FAO’s component of the Global Humanitarian Response Plan for COVID-19
The world is standing on the precipice of the greatest food crisis in generations. Worldwide, people and their communities are reeling from the effects of the coronavirus disease 2019 (COVID-19) pandemic, which extend far beyond the direct health impacts.
Food systems have been disrupted, informal employment all but stopped for millions, markets have closed and remittances have dried up and the most vulnerable have found themselves struggling to access sufficient food. Increasingly, as smallholders are unable to access the critical inputs they need to continue producing, food availability is emerging as a major concern.
Mitigating the effects of COVID-19 to protect food security and livelihoods
Responding to these challenges requires urgent action at scale. Critical agricultural seasons, livestock movements for pasture and water, food harvesting, processing and storage – these are not activities that can be put on hold as we tackle the health impacts of the pandemic. Without support, increasing numbers of people will be forced to abandon their livelihoods and rely on much more costly food assistance to survive.
Anticipatory action now is not just more cost effective than waiting to rebuild livelihoods and communities later, it is more humane and respectful of the dignity of the billions of people relying on some form of agriculture for their livelihoods. This is at the heart of FAO’s response to the indirect effects of the COVID-19 pandemic.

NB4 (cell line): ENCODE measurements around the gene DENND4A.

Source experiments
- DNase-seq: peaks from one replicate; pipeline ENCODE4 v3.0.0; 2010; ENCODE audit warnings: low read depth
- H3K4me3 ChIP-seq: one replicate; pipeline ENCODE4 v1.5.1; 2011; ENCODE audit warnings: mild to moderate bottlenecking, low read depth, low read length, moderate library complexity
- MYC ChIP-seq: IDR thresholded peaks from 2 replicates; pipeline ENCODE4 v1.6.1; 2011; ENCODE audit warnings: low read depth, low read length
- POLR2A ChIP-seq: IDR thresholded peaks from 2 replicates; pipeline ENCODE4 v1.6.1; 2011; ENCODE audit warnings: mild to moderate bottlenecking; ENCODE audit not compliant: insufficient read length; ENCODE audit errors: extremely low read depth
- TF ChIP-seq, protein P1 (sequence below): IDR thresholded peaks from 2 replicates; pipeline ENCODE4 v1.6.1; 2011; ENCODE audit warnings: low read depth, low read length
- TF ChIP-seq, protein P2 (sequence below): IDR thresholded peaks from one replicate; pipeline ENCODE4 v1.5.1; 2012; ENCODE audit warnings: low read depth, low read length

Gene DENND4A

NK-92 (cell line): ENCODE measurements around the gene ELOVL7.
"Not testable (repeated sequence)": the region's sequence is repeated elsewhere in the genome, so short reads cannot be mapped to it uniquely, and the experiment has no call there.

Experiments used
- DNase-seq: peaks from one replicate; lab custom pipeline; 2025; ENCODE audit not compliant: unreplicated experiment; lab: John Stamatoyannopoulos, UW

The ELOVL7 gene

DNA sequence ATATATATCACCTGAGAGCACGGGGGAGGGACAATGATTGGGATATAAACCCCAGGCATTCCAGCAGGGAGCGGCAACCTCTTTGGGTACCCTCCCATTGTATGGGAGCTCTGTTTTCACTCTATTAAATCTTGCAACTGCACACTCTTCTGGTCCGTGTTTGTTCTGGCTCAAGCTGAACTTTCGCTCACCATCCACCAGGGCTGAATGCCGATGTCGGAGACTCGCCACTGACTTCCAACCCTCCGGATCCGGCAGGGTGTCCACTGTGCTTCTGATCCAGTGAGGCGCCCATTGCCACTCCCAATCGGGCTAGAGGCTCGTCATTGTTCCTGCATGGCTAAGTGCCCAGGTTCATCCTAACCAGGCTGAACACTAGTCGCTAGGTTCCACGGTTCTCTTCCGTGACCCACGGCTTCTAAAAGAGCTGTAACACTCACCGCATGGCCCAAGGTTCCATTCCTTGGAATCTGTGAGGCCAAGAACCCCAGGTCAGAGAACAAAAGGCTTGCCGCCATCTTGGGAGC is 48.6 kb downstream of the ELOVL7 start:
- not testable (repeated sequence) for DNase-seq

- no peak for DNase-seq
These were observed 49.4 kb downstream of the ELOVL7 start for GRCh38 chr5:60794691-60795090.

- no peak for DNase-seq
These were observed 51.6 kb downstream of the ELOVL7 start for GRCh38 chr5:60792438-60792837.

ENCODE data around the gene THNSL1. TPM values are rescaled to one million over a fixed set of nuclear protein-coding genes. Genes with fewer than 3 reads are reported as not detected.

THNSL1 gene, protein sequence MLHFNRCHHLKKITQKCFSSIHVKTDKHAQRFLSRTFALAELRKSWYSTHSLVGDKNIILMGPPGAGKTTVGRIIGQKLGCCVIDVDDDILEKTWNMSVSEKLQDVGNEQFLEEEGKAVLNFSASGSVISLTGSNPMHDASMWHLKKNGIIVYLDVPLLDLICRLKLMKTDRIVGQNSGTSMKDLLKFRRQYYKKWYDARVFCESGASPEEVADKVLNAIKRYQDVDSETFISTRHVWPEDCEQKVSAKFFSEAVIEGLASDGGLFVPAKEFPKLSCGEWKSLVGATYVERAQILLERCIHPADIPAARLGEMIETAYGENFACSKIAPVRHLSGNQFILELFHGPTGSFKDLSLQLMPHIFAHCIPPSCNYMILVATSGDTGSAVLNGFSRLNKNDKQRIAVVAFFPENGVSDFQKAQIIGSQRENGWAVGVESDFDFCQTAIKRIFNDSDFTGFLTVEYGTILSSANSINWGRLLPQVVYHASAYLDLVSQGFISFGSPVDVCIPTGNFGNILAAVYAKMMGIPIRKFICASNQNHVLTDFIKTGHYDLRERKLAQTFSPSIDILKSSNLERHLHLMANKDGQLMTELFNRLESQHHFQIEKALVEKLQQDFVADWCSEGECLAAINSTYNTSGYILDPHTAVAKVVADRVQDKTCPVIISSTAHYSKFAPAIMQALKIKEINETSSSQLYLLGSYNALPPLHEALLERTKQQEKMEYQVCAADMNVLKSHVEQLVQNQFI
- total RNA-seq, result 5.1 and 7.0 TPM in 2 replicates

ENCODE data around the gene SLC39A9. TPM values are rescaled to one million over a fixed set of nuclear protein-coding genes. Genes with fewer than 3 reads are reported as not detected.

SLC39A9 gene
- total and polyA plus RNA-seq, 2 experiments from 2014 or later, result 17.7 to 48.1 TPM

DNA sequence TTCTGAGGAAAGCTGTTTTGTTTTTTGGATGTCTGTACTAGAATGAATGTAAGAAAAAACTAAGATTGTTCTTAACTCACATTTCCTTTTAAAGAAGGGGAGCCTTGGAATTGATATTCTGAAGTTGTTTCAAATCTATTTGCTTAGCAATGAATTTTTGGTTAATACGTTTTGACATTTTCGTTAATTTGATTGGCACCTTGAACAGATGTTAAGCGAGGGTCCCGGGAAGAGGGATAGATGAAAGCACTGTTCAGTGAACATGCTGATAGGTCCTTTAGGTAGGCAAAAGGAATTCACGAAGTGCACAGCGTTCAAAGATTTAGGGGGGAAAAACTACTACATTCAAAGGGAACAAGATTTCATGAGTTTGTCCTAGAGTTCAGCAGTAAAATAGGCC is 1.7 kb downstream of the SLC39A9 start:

For 2020, FAO requires an additional USD 420 million to help countries address the impacts of COVID-19 in food crises in over 30 countries.
FAO’s programme focuses on four key components to save lives and livelihoods threatened by the pandemic:
Component 1. Rolling out data collection and analysis
Component 2. Ensuring availability of and stabilizing access to food for the most acutely food-insecure populations
Component 3. Ensuring continuity of the critical food supply chain for the most vulnerable populations
Component 4. Ensuring food supply chain actors are not at risk of virus transmission
Protecting and rebuilding livelihoods cannot wait until a later date. It must be placed at the core of the COVID-19 response, today.
Source : Fao